Beagan had some good words about yet another Bill, Billy Jaffe, whom he remembers not just as a Michigan player but as a linesman for the CCHA. He says that Jaffe is a “good kid.”

That’s another advantage of having been around the CCHA for so long and knowing folks who’ve been around even longer. When you’re a child of the 1960s, it’s nice to be referred to as a good kid.

Another good kid

I’ve been a fan of WMU captain Ian Slater’s after meeting him following his second collegiate game, a 2-1 loss to RIT Oct. 11, 2008. Some things you just don’t forget. Slater’s leadership qualities impressed me immediately.

I know he’s young and a college kid and all, but this week Slater fell into a language trap that has vexed me for two seasons running. Talking to the Kalamazoo Gazette this week about losing the first game of last weekend’s series against Ferris State, Slater said, “We respond to adversity and we’ve proven that this season.”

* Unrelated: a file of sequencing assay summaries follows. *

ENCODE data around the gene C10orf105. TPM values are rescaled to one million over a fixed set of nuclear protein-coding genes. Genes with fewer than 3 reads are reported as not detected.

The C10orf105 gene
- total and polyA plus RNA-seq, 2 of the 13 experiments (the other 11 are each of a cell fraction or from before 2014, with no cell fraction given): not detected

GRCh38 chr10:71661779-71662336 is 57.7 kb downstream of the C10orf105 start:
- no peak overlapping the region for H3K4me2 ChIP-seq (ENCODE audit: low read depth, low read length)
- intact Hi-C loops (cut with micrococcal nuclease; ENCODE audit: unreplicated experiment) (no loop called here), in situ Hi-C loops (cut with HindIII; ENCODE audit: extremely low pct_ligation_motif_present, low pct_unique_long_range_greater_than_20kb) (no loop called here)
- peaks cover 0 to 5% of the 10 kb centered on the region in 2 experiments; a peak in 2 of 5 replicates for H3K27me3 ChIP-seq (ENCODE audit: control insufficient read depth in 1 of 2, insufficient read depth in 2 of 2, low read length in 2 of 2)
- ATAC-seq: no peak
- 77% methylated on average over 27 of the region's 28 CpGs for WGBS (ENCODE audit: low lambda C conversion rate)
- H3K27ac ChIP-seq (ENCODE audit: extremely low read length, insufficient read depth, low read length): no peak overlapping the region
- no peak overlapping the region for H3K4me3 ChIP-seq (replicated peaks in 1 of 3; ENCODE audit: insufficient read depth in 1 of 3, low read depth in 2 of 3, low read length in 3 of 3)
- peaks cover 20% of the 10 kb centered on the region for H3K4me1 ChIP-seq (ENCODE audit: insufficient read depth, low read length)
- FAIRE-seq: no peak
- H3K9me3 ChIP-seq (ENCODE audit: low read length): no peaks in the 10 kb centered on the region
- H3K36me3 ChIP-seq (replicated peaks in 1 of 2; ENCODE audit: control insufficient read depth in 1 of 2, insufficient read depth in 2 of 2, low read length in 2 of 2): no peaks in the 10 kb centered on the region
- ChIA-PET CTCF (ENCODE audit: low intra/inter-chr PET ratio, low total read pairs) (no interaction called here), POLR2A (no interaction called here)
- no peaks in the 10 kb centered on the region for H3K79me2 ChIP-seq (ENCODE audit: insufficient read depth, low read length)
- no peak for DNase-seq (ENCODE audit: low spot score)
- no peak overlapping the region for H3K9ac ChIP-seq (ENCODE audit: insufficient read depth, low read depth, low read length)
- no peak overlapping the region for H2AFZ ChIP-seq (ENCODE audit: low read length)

Losing the opening game of a best-of-three CCHA playoff series does not constitute adversity. Losing the entire series does not constitute adversity.

Adversity is what hit Haiti last year and what Japan is going through right now. Political uncertainty in Egypt, Lybia, and Tunisia? That’s adversity. Nangarhar Province in Afghanistan? That’s a place where people face real adversity.

I love college hockey as much as anyone else does, but a loss is just a loss, and events in the wider world remind us that hockey is, in fact, only a game.

Give to the American Red Cross to fight real adversity around the globe and in the U.S.

And, as always, @paulacweston on Twitter.